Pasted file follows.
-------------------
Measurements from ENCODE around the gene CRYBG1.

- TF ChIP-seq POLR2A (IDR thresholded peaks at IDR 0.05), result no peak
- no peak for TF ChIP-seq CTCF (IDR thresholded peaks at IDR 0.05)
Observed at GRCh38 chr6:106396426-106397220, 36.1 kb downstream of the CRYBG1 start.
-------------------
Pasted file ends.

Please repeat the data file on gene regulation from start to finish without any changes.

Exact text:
Measurements from ENCODE around the gene CRYBG1.

- TF ChIP-seq POLR2A (IDR thresholded peaks at IDR 0.05), result no peak
- no peak for TF ChIP-seq CTCF (IDR thresholded peaks at IDR 0.05)
Observed at GRCh38 chr6:106396426-106397220, 36.1 kb downstream of the CRYBG1 start.